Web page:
Configure Apache with Let’s Encrypt

Introduction

This guide shows how to configure Apache with Let’s Encrypt.

Dependencies

To follow this guide, your server needs to have the following dependencies installed:

Assumptions

This guide assumes these things:

  1. That you are using Ubuntu.
    If you are not using Ubuntu, please adjust the instructions to suit your distribution or operating system.

  2. That your ownCloud installation is configured using a VirtualHost (vhost) configuration instead of being configured in the main Apache configuration.

  3. That the vhost configuration file is stored under /etc/apache2/sites-available/.
    Not all distributions use this location, however. Refer to your distribution’s Apache documentation, to know where to store yours.

See the SSL Configuration Generator for setup details depending on your environment, especially the different results based on the selected Mozilla Configurations.

Create and Configure a Diffie-Hellman Params File

A Diffie-Hellman (DH) params file is necessary for Forward Secrecy and for securing your TLS setup. Read Perfect Forward Secrecy Explained or Perfect Forward Secrecy - An Introduction for more details.

When using Apache 2.4.8 or later and OpenSSL 1.0.2 or later, you can generate and specify a Diffie-Hellman (DH) params file. If not already present in your VirtualHost (vhost) file, add an SSLOpenSSLConfCmd directive and a new certificate with stronger keys, which improves Forward Secrecy.

The following OpenSSL command may take quite a while to complete, so be patient.

You can place the generated SSL certificate into any directory of your choice by running the following command and changing the value supplied to the -out option. We recommend storing it in /etc/apache2/ in this guide, solely for simplicity.

sudo openssl dhparam -out /etc/apache2/dh4096.pem 4096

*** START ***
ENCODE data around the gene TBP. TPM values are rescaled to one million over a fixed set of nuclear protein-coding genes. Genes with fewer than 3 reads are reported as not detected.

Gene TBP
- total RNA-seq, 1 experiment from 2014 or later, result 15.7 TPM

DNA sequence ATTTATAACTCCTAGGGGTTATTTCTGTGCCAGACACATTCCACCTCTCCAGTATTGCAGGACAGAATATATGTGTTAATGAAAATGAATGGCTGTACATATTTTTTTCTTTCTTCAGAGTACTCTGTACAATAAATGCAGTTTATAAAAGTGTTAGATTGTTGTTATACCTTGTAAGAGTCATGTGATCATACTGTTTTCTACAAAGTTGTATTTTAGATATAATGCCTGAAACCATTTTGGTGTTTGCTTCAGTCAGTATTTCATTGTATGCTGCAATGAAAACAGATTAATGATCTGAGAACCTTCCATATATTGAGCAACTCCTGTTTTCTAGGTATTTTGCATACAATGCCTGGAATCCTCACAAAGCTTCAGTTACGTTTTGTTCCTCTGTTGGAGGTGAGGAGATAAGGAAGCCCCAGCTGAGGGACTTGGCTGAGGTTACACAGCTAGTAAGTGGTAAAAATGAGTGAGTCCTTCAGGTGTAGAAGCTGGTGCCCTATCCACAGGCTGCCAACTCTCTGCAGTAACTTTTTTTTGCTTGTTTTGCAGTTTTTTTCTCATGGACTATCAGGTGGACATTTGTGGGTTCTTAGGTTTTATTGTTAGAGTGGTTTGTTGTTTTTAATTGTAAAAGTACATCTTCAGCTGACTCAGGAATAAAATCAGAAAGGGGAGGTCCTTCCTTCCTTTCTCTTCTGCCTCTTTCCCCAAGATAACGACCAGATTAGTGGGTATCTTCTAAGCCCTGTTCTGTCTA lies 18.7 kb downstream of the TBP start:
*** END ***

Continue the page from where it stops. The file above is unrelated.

Once the command completes, add the following directive to your common SSL configuration:

SSLOpenSSLConfCmd DHParameters /etc/apache2/dh4096.pem

Let’s Encrypt ACME-Challenge

After that, add an Alias directive for the /.well-known/acme-challenge location in your HTTP VirtualHost configuration, as in line four in the following example.

<VirtualHost *.80>
  ServerName mydom.tld

  Alias /.well-known/acme-challenge/ /var/www/letsencrypt/.well-known/acme-challenge/
  <Directory "/var/www/letsencrypt/.well-known/acme-challenge/">
      Options None
      AllowOverride None
      ForceType text/plain
      RedirectMatch 404 "^(?!/\.well-known/acme-challenge/[\w-]{43}$)"
  </Directory>

  # ... remaining configuration
</VirtualHost>

Create an SSL VirtualHost Configuration

We recommend creating a separate file for storing the SSL directives for each site. If these directives already exist on the virtual host for the site, delete them and include the file instead. This way, after the certificate has been created, you can use the file in any virtual host configuration with SSL enabled for which the certificate is valid without reissuing the SSL certificate. It also eases the management for the web site certificate files, as you can easily include or exclude the file in the virtual config with a single remark and it keeps the files' contents compact.

cd /etc/apache2/
sudo mkdir ssl_rules
touch ssl_rules/ssl_mydom.tld
/etc/apache2/ssl_rules/ssl_mydom.tld
# Eases letsencrypt initial cert issuing

SSLEngine on
SSLCertificateChainFile  /etc/letsencrypt/live/mydom.tld/fullchain.pem
SSLCertificateKeyFile    /etc/letsencrypt/live/mydom.tld/privkey.pem
SSLCertificateFile       /etc/letsencrypt/live/mydom.tld/cert.pem

To improve SSL performance, we recommend that you use the SSLUseStapling and SSLStaplingCache directives. Here’s an example configuration:

SSLUseStapling on
SSLStaplingCache         shmcb:/tmp/stapling_cache(2097152)

With the files created and filled-out, update your HTTPS VirtualHost configuration:

<VirtualHost *:443>
  ServerName mydom.tld

  # ssl letsencrypt
  # Include /etc/apache2/ssl_rules/ssl_mydom.tld

  #...
</VirtualHost>
For the moment, comment out the Include directive, as the certificate files do not, currently, exist.

Test and Enable the Apache Configuration

With the configuration created, test it by running one of the following two commands:

sudo apache2ctl configtest
sudo apache2ctl -t

It should not display any errors. If it doesn’t, load your new Apache configuration by running the following command:

sudo apache2ctl graceful

Create the SSL Certificates

See the Let’s Encrypt Create an SSL Certificate documentation for how to create the SSL certificates.

See the Let’s Encrypt Listing Existing Certificates documentation for how to list the SSL certificates.

As the certificate files exist, you can uncomment the Include directive in your HTTPS VirtualHost configuration to use them.

<VirtualHost *:443>
  ServerName mydom.tld

  # ssl letsencrypt
  Include /etc/apache2/ssl_rules/ssl_mydom.tld

  #...
</VirtualHost>

Reload the Apache Configuration

Finally, reload (or restart) Apache.

It is now ready to serve HTTPS request for the given domain using the issued certificates.

sudo service apache2 reload